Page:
Dead trees, or snags, are valuable to a wide variety of wildlife. Unfortunately, many people assume snags are of no value and routinely cut them down. In some places, this practice has caused cavity_nesting bird and mammal populations to decline. Though nest boxes may provide alternate nesting sites for some cavity_nesting birds, they are not suitable replacements for dead trees. Here's why: Snags provide homes for woodpeckers. Woodpeckers use snags for drumming, nesting, roosting, and feeding. Woodpeckers hammer their bills against the resonating surface of dead tree trunks to make a loud drumming sound; this is their courtship and territorial "song."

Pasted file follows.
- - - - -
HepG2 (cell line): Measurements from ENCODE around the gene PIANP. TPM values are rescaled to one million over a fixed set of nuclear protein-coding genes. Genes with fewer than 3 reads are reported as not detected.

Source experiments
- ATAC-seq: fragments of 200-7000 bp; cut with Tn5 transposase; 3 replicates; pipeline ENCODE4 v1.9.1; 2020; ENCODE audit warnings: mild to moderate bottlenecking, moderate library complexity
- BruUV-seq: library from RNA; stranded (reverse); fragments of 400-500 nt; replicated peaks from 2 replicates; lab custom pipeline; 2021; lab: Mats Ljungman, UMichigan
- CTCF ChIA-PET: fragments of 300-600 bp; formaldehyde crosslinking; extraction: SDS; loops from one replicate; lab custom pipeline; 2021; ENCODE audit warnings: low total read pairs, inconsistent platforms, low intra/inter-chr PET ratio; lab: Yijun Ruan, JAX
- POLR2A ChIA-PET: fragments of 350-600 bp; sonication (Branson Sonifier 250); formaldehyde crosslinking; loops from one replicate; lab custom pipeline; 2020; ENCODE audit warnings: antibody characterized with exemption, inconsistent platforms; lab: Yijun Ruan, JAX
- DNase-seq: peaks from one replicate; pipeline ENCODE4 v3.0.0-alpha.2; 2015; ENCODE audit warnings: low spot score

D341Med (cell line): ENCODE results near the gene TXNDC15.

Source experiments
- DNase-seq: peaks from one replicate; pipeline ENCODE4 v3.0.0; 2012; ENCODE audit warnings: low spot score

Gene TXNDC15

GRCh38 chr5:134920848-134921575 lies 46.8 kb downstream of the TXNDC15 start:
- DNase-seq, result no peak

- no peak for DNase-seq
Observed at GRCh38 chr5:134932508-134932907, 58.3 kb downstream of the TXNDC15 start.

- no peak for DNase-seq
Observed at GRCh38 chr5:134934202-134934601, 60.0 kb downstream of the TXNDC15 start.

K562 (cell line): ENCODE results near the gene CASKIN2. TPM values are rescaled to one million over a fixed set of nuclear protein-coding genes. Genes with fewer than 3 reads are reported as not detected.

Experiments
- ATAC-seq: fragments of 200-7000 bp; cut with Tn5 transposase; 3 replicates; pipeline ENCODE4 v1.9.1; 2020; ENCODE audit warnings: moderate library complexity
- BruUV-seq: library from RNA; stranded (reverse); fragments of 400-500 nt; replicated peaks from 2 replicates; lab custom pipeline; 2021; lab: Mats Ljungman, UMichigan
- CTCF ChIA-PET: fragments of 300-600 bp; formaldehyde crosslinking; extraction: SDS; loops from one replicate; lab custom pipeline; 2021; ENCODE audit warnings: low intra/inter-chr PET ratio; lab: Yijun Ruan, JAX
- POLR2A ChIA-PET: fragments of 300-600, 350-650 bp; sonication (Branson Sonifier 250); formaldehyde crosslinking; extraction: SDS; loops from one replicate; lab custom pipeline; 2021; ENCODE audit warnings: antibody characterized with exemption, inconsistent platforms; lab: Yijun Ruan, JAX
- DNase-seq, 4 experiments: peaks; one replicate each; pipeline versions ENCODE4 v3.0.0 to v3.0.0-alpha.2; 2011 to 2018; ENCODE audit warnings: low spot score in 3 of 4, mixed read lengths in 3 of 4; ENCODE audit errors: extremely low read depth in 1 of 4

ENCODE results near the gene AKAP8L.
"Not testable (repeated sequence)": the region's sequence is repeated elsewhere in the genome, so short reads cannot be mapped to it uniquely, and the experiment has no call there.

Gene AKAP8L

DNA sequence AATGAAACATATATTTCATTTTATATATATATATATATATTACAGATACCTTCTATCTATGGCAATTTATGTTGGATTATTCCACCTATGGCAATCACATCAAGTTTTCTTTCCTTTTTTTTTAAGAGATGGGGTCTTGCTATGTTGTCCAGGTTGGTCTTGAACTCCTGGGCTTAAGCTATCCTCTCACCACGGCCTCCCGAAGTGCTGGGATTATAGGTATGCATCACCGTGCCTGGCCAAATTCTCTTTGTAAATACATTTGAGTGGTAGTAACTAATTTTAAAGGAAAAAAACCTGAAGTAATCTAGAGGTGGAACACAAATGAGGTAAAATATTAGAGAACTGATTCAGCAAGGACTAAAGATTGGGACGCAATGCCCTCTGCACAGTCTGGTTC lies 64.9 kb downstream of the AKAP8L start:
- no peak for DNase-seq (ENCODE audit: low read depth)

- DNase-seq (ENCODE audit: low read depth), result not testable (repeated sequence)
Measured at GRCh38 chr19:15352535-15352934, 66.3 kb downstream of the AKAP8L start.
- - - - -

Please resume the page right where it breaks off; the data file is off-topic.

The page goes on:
Spruce and hemlock trees provide excellent cover; birch, willow, and alder provide natural seed sources, and some berry_producing plants attract birds that rarely come to feeders. A brush pile also can provide cover for some birds. For more information, read "Landscaping for Wildlife in Alaska." Types of Feeders and Where to Place Them: Different birds prefer different sorts of feeders and locations, so to get the most variety of birds, use two or more feeders. A suet feeder on a tree and a window_ or tray_feeder for seeds is the simplest combination. The feeders shown below are just examples; use your imagination to design feeders that match the landscape and architecture of your home.